Odysseus Journey In Phaeacia In Homer's Odyssey

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The story of the Odyssey is most simply the story of a man returning home. It is an embodiment of the Greek concept of nostos. Odysseus’s journey in the Odyssey provides a transition from the epic scale of war to the more mundane life at home. He is stopped and delayed at multiple points throughout this journey, but ultimately as time progresses he becomes closer and closer to his destination. Just as the Odyssey as a whole addresses this transition from the large and grandiose to the simple and human, so does the adventure in Phaeacia.
The differences in the first adventures of Telemachus and Odysseys presented in the Odyssey juxtapose the mortal and divine worlds well. The first immediate difference between Phaeacia and the lands traveled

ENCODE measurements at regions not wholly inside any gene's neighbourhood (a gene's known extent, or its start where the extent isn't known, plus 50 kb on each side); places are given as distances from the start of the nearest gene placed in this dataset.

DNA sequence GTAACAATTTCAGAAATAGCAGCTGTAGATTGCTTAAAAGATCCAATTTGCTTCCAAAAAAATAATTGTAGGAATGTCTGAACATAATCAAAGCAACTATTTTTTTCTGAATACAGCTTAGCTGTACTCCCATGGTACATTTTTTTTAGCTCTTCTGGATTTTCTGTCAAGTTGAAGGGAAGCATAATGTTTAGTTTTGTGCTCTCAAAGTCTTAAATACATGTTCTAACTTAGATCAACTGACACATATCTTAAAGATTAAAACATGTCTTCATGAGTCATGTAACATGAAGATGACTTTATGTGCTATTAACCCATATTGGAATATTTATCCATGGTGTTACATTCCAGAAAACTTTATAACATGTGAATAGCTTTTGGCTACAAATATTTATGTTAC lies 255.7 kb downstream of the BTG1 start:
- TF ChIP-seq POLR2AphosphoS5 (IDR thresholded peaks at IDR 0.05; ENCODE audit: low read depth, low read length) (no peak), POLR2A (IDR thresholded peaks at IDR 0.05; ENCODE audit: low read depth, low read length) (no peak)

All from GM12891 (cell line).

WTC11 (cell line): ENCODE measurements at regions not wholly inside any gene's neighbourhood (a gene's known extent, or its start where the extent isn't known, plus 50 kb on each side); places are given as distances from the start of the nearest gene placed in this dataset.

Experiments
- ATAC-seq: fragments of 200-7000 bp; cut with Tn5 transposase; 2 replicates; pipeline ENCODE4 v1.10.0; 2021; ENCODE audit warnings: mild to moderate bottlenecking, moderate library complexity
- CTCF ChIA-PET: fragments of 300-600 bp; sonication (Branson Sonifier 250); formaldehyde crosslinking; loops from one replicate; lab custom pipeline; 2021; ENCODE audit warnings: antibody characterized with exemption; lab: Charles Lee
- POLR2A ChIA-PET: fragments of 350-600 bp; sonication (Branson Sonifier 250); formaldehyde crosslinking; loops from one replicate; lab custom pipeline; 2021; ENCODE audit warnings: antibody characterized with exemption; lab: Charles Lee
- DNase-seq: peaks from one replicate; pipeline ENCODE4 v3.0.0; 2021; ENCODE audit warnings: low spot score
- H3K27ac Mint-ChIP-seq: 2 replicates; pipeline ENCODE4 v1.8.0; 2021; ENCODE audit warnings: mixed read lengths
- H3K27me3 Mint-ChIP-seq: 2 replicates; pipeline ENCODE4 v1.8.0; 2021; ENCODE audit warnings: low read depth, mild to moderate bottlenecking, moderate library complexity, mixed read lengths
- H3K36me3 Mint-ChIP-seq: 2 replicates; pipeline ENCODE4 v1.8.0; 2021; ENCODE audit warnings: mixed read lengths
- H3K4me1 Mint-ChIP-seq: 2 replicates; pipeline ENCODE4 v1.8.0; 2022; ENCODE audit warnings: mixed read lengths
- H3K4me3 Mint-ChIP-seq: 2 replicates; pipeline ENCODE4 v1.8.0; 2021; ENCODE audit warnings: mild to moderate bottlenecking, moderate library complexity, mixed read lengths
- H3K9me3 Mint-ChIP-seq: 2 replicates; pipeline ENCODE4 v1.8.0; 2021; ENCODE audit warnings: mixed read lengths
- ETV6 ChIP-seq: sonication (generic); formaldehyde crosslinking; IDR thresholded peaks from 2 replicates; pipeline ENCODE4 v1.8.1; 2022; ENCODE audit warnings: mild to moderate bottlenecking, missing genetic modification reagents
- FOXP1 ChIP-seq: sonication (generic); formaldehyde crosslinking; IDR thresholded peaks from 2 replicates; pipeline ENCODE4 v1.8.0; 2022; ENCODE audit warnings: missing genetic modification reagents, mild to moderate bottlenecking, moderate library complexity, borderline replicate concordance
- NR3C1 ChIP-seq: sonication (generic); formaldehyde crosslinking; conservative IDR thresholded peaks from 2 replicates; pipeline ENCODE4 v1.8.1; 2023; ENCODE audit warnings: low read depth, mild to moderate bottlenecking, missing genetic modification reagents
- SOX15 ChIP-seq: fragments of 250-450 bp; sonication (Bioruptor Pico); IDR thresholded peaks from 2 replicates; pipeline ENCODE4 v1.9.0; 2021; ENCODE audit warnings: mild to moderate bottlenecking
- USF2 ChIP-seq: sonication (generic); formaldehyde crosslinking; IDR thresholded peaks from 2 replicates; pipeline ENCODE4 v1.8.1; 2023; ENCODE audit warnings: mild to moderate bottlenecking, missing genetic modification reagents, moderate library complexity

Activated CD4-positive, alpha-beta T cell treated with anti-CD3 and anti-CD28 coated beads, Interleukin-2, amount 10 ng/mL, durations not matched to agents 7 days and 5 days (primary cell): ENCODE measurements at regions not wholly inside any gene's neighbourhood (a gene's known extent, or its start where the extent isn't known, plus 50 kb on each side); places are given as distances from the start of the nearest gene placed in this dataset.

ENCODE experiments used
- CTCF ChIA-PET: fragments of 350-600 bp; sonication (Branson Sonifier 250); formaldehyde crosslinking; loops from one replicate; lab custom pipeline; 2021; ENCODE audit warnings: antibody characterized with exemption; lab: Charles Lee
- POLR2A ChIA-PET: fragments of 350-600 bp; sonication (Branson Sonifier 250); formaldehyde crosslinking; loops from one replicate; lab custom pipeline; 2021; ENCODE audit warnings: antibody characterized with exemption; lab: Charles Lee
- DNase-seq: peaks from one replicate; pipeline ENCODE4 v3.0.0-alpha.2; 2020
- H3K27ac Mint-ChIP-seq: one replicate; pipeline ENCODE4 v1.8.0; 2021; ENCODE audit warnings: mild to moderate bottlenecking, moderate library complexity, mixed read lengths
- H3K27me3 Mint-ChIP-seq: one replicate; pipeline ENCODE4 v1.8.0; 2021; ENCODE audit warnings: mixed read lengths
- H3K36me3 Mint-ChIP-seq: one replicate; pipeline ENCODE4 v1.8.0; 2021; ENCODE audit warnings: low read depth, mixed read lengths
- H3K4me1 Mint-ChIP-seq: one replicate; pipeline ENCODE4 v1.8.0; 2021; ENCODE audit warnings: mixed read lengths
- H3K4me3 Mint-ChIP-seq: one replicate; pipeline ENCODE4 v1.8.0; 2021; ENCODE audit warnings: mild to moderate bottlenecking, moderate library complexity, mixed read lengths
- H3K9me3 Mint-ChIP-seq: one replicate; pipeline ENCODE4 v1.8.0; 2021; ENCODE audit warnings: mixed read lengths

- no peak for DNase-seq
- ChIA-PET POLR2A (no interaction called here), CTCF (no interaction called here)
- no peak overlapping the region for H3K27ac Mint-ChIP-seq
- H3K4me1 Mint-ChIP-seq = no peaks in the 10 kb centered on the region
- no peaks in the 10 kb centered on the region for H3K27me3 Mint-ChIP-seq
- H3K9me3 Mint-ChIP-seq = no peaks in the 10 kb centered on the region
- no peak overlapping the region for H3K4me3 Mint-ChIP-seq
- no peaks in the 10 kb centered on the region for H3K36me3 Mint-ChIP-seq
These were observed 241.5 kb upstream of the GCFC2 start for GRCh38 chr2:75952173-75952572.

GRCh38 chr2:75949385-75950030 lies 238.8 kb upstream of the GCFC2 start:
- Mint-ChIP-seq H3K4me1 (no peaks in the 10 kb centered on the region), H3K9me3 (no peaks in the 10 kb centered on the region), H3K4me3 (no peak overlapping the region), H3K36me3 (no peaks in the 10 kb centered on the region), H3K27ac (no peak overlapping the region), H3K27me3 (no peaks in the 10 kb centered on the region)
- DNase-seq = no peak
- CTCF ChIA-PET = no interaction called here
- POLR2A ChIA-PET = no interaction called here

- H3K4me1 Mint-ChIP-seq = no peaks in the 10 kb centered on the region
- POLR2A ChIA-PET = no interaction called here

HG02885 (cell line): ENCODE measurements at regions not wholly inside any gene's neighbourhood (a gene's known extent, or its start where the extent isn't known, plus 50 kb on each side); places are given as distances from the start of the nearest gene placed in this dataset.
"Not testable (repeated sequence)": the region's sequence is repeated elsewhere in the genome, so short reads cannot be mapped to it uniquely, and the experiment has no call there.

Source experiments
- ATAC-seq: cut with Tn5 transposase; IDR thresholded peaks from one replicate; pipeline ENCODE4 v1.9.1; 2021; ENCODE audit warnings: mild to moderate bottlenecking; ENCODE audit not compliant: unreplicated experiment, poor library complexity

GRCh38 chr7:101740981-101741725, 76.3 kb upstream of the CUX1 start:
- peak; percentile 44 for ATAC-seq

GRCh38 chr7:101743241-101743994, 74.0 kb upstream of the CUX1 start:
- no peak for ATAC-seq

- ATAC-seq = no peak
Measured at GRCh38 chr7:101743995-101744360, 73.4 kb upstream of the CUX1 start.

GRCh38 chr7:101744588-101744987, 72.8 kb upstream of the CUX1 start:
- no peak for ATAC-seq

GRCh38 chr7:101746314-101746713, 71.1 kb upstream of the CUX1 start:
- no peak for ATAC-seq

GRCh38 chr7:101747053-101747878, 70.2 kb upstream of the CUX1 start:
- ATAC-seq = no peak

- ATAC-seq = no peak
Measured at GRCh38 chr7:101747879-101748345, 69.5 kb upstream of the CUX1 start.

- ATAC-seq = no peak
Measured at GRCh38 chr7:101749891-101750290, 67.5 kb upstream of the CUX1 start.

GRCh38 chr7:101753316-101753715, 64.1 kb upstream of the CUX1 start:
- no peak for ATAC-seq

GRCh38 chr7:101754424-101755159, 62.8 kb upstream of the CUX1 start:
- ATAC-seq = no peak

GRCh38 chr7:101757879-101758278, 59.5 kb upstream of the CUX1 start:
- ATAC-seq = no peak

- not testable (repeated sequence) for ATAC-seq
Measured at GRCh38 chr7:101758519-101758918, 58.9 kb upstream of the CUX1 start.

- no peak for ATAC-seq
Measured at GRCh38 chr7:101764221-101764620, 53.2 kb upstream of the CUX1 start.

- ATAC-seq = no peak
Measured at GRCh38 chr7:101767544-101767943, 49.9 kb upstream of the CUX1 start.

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Telemachus arrives at each land he visits to observe a great number of people participating in a ceremony of sorts. In Pylos: “the people lined the beaches, sacrificing sleek black bulls to Poseidon” (107). In Sparta: “they found the king inside his palace, celebrating with throngs of kinsmen a double wedding-feast for his son and lovely daughter” (124). While these events may have been large and full of opulence, they were entirely human in nature. Meanwhile, Odysseus is still traveling the tale of a hero in the gods’ world. Not only is his destination predetermined by Zeus, but on his way sailing there he is delayed by Poseidon: “but now Poseidon, god of the earthquake…rammed the clouds together—both hands clutching his trident—churned the waves into chaos, whipping all the gales from every quarter” (161). However, he was rescued by another goddess, Ino, because “she pitied Odysseus” (162). He was provided a scarf that would allow him to swim to his destination and was then assisted by an unnamed river god before finally arriving on land. It is here that another juxtaposition occurs. Odysseus arrives and is alone. The only thing around him is the shore and the woods; no other humans are to be

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